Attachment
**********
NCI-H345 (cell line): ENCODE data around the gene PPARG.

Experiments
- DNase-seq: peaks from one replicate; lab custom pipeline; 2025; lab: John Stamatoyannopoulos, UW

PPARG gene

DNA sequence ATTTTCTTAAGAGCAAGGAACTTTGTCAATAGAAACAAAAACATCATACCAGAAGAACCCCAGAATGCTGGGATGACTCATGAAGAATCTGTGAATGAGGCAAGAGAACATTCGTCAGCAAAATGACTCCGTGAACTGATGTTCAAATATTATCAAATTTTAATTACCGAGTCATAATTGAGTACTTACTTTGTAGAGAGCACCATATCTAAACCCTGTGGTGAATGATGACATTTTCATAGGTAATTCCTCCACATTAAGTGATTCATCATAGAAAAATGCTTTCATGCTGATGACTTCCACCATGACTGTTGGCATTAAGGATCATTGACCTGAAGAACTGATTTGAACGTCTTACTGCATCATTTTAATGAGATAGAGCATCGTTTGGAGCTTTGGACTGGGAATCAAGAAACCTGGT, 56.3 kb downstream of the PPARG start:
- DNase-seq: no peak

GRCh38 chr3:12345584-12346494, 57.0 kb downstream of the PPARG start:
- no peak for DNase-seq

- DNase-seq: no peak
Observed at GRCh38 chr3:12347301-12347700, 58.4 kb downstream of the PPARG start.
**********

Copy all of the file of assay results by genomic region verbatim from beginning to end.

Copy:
NCI-H345 (cell line): ENCODE data around the gene PPARG.

Experiments
- DNase-seq: peaks from one replicate; lab custom pipeline; 2025; lab: John Stamatoyannopoulos, UW

PPARG gene

DNA sequence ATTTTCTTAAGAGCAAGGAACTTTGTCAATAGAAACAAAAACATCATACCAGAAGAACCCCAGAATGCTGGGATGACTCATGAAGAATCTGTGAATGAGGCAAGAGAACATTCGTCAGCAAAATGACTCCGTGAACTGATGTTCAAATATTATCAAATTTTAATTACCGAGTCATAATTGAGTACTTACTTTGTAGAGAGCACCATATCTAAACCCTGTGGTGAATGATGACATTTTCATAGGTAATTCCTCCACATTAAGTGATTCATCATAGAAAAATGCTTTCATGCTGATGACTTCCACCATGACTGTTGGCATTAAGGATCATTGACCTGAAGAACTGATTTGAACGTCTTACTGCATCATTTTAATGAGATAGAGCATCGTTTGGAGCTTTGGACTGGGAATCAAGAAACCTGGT, 56.3 kb downstream of the PPARG start:
- DNase-seq: no peak

GRCh38 chr3:12345584-12346494, 57.0 kb downstream of the PPARG start:
- no peak for DNase-seq

- DNase-seq: no peak
Observed at GRCh38 chr3:12347301-12347700, 58.4 kb downstream of the PPARG start.